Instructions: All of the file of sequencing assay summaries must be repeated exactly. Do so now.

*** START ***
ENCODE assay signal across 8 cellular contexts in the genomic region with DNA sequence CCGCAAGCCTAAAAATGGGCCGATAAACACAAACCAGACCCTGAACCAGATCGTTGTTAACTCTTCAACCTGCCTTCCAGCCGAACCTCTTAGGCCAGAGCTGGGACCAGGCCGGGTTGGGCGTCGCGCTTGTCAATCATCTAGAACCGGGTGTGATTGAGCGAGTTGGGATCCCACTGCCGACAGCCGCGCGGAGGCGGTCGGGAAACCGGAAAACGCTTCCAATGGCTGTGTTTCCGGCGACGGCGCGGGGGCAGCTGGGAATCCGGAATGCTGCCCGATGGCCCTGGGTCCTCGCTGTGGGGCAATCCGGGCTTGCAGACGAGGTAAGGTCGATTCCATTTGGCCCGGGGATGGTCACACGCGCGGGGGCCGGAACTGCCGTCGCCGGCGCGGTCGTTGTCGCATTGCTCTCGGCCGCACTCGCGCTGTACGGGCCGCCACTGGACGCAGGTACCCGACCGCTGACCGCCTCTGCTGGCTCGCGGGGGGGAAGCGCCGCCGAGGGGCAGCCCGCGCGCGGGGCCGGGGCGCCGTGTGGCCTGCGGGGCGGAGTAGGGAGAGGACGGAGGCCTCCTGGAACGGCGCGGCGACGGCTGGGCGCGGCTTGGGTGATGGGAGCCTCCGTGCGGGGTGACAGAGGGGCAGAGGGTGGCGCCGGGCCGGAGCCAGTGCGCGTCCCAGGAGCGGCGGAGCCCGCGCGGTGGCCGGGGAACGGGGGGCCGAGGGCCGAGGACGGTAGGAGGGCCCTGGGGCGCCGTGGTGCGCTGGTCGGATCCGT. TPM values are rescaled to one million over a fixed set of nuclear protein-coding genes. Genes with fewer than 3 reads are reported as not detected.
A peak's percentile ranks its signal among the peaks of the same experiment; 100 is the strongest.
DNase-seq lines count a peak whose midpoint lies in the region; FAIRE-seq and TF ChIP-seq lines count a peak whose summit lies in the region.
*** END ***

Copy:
ENCODE assay signal across 8 cellular contexts in the genomic region with DNA sequence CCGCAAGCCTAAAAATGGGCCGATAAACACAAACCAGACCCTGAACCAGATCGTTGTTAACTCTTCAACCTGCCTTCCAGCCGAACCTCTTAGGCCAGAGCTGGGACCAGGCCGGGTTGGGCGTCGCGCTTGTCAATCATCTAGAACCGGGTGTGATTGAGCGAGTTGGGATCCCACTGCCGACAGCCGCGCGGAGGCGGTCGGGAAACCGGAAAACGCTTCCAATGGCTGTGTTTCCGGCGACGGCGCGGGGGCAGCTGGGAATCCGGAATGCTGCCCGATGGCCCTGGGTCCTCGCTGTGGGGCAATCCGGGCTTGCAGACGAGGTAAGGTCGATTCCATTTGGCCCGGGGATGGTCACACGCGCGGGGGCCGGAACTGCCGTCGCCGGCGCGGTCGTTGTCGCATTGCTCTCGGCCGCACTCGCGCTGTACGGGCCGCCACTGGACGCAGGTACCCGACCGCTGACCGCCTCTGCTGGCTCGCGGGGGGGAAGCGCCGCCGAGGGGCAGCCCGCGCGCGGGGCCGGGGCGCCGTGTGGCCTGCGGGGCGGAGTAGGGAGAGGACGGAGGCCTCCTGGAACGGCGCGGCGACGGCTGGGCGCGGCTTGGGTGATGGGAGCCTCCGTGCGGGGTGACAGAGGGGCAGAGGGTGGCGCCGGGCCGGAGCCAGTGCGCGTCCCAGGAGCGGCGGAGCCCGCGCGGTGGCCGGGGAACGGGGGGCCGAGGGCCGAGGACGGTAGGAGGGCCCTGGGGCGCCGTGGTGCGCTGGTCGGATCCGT. TPM values are rescaled to one million over a fixed set of nuclear protein-coding genes. Genes with fewer than 3 reads are reported as not detected.
A peak's percentile ranks its signal among the peaks of the same experiment; 100 is the strongest.
DNase-seq lines count a peak whose midpoint lies in the region; FAIRE-seq and TF ChIP-seq lines count a peak whose summit lies in the region.